The Super Hero Squad Show

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The Super Hero Squad Show
Super Hero Squad Show.jpg
Promotional poster
Science fantasy
Based on
Developed byMatt Wayne
Voices of
Theme music composerParry Gripp
David Ari Leon
Opening theme"The Super Hero Squad Show" Theme
Ending theme"The Super Hero Squad Show" Theme (instrumental)
ComposerGuy Michelmore
Country of originUnited States
No. of seasons2
No. of episodes52 (list of episodes)
Executive producers
ProducerDana C. Booton
Running time22–23 minutes
Production companies
DistributorMarvel Entertainment
Original networkCartoon Network
Original releaseSeptember 14, 2009 (2009-09-14) –
October 14, 2011 (2011-10-14)

The Super Hero Squad Show is an American superhero animated series produced by Marvel Animation. It is based on the Marvel Super Hero Squad action figure line from Hasbro, which portray the Avengers, the X-Men, and various other characters of the Marvel Universe in a cartoonish super-deformed style.[1]

The show is also a self-aware parody of the Marvel characters, with influences taken from on the comedic Mini Marvels series of parody comic books, in that the heroes tend to find themselves in comedic situations, and have cartoonish bents in comparison to their usually serious personalities (such as The Incredible Hulk being jovial and good-natured but with "major anger issues"), and is an overall comedic take on the Avengers. The series was produced by Film Roman and Marvel Animation.


Season 1[edit]

Prior to the beginning of the series, the villainous Doctor Doom attempts to acquire the limitless reality-bending power of the "Infinity Sword" in pursuit of world domination. Iron Man foils his plan, but the sword is shattered in the process, creating numerous "fractals" that rain down on Super Hero City.

Doctor Doom has since forged alliances with various supervillains, forming his Lethal Legion in order to hunt down the scattered fractals. Doom's forces, including his two primary henchmen MODOK and Abomination, dwell in Villainville, which is separated from Super Hero City by a giant wall. Opposing Doom's evil plan is Iron Man, now leading the elite team known as the Super Hero Squad, consisting of himself, Falcon, Hulk, Silver Surfer, Thor, and Wolverine. Marvel initially intended to put Spider-Man in at least one episode of the show, but Sony Pictures Entertainment (who owned Spider-Man's television rights at the time) appears to have chosen not to allow it. However, Spider-Man appeared in games based on the show and other tie-ins.

The Super Hero Squad is headquartered in the S.H.I.E.L.D. Helicarrier, and are frequently aided in their defense of Super Hero City by their boss Captain America, S.H.I.E.L.D. leader Ms. Marvel, rookie "Squaddie" and Wolverine's apprentice Reptil, and many more of their superhero friends.

By the end of the first season, the Infinity Sword is reforged when the supersized giant Galactus arrives to devour the Earth. It is later revealed that the Infinity Sword can be wielded only by someone who wields The Infinity Gauntlet. Silver Surfer rejoins Galactus as his Herald and leaves the team with the Infinity Sword in his possession. As of the aftermath of the battle, Villainville is destroyed, and his henchmen are arrested, except for Doom, who flees. A video game called Marvel Super Hero Squad was made although Josh Keaton who plays Moon-Boy in the series, now played as Spider-Man. It included other people with the same voices as well. This video game was made by Blue Tongue Entertainment, Mass Media and Halfbrick Studios.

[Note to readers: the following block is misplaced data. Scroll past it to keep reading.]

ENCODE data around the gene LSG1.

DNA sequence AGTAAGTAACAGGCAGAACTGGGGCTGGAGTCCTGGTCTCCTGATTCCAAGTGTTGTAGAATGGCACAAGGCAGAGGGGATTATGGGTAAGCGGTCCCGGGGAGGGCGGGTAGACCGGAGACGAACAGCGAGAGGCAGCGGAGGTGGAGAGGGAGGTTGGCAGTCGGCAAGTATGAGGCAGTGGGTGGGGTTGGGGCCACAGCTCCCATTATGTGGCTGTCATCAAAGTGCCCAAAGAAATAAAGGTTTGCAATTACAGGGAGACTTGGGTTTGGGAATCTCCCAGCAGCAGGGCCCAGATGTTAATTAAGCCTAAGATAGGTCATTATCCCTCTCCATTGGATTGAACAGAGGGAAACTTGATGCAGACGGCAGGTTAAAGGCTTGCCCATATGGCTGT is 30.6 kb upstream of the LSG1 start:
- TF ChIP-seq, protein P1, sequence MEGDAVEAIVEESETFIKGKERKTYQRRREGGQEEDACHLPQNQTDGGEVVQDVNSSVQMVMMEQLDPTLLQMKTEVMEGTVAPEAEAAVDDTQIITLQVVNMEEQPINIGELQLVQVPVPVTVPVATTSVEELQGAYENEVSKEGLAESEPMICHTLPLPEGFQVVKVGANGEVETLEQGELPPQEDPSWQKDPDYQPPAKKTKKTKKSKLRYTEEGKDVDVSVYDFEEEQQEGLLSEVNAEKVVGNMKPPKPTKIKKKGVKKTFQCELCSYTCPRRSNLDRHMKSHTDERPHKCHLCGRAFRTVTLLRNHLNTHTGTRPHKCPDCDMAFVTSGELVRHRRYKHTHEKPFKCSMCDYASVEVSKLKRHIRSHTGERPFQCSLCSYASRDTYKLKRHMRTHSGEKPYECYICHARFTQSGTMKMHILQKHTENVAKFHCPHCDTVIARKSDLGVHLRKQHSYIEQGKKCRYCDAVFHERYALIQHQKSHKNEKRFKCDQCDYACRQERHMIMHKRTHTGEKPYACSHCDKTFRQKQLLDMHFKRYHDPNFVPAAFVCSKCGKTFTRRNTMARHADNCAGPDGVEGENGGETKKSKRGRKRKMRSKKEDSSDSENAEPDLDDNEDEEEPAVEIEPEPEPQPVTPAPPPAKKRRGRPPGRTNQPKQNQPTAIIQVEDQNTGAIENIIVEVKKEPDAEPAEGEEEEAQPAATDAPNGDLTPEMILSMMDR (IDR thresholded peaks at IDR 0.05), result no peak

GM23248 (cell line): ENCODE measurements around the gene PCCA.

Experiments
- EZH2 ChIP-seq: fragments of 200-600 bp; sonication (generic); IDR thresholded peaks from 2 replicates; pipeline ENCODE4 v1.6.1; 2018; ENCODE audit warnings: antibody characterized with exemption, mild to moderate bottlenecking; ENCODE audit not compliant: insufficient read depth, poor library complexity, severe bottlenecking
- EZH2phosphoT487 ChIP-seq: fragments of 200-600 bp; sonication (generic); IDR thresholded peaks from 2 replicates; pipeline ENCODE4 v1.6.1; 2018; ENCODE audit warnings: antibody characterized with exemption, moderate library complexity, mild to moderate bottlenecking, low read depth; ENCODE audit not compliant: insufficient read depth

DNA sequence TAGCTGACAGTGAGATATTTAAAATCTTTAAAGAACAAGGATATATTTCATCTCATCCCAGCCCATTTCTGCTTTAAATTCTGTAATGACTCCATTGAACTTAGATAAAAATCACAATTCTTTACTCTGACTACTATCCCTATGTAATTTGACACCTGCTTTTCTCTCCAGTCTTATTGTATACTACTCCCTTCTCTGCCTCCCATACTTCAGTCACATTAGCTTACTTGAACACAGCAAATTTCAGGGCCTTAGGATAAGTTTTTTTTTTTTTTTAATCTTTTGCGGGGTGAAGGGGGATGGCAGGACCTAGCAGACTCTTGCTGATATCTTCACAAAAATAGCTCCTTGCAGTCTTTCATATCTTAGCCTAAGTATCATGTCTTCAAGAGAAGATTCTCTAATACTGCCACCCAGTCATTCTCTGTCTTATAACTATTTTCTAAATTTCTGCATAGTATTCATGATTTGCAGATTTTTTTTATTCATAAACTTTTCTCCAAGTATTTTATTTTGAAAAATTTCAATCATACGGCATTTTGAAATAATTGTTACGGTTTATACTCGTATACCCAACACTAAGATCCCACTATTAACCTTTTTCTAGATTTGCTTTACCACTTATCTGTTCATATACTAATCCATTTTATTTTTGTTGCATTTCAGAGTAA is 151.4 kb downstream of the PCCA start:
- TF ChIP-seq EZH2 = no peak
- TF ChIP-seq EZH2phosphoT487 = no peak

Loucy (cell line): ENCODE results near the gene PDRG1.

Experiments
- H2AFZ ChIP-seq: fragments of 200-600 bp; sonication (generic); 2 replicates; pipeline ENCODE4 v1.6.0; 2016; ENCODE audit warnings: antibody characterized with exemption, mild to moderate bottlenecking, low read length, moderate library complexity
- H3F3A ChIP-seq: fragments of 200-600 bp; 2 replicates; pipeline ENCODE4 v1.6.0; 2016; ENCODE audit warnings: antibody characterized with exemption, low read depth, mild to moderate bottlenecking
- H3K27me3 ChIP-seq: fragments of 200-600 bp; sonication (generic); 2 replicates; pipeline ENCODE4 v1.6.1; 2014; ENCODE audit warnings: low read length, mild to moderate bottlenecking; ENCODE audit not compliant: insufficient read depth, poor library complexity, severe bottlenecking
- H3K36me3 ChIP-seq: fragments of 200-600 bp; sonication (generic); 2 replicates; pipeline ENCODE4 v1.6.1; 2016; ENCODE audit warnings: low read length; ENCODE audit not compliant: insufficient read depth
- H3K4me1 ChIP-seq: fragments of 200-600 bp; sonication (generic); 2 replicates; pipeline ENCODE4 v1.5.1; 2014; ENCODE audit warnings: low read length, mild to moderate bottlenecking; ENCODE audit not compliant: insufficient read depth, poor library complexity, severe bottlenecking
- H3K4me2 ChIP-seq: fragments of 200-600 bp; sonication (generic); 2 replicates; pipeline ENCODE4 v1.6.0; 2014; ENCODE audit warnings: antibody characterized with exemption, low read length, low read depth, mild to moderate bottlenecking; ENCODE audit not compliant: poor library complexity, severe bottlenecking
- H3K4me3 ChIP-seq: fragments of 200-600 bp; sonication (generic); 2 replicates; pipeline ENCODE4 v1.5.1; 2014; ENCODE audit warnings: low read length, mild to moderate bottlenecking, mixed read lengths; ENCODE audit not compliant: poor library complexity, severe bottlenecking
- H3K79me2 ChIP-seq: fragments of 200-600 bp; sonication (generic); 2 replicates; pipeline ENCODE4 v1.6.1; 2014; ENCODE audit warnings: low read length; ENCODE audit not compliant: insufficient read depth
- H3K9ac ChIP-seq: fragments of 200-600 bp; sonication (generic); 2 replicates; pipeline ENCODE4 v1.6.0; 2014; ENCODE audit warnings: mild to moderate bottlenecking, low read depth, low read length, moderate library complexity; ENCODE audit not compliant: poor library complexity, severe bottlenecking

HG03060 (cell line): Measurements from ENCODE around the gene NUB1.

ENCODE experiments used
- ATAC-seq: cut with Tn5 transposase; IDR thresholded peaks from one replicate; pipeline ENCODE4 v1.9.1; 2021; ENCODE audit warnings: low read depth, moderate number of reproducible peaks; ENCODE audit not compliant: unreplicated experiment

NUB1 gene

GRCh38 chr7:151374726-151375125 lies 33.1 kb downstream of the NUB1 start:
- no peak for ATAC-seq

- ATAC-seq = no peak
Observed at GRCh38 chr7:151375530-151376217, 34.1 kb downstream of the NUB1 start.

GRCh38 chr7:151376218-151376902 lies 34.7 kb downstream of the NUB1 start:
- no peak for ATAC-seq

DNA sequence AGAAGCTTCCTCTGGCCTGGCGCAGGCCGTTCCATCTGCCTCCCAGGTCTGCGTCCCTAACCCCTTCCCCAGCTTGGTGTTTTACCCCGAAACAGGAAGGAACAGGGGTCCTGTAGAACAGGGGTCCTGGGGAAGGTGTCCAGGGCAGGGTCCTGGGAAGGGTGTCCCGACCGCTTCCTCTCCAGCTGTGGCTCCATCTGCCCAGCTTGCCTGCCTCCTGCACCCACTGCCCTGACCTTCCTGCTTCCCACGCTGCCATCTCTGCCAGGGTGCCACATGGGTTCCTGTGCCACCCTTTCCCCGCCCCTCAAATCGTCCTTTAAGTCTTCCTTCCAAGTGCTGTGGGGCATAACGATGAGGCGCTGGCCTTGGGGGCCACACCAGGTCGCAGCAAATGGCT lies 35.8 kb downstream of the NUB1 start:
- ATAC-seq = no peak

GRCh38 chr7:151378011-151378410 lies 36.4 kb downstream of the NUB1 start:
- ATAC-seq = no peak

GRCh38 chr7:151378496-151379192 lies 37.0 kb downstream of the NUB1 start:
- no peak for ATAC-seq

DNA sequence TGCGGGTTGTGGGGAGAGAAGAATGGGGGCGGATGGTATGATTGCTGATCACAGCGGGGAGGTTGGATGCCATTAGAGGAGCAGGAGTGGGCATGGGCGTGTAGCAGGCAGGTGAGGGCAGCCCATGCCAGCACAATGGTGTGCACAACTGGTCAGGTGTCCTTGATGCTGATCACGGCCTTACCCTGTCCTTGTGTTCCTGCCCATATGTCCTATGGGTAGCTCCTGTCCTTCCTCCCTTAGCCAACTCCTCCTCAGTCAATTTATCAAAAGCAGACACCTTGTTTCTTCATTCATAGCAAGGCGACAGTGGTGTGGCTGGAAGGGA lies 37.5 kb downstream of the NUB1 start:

Season 2[edit]

A second season focuses on traveling to different parts of the Marvel Universe, the galaxy, different dimensions, and through time. Thanos becomes the main antagonist for the first half of the season, seeking the six Infinity Gems to prove his superiority to Nebula and gain supremacy over the universe. He eventually gains all six Infinity Gems.

The squad's roster was changed in the season, due to Silver Surfer leaving the cast to once again become a herald of Galactus. Scarlet Witch[2] replaces Surfer, with original squad members Iron Man, Hulk, Falcon, Wolverine and Thor returning. Thor receives his "chain armor" as a gift from his father Odin in the episode "Support your Local Sky-Father".

In the second half of Season Two, the Silver Surfer, who was corrupted by the Infinity Sword steals the Infinity Gauntlet from Thanos, takes over the universe, and transforms into the Dark Surfer, replacing Thanos as the main antagonist of the season. In the series finale, the Dark Surfer is defeated, the Infinity Stones and Infinity Sword are destroyed, and everything goes back to normal, though Silver Surfer has to pay his debt for what he did as Dark Surfer.

The second season premiered in the United States on October 23, 2010, on Cartoon Network[3] to coincide with the release of its video game follow-up, Marvel Super Hero Squad: The Infinity Gauntlet.


Season Episodes First aired Last aired
1 26 September 14, 2009 February 20, 2010
2 26 October 23, 2010 October 14, 2011

During the first season in the opening sequence of the show, there is a running sight gag similar to The Simpsons and The Fairly OddParents where the Hulk picks up an Infinity Fractal and is transformed by its power into something different every episode, such as the classic grey-colored Hulk, a toddler Hulk, a disco Hulk parodying John Travolta, a Hulked-out Wolverine, Bruce Banner, and a Hulk similar to Homer Simpson. This feature was removed in the second season. Additionally, each episode's title card is a homage to a classic comic book cover as are some of the episode titles.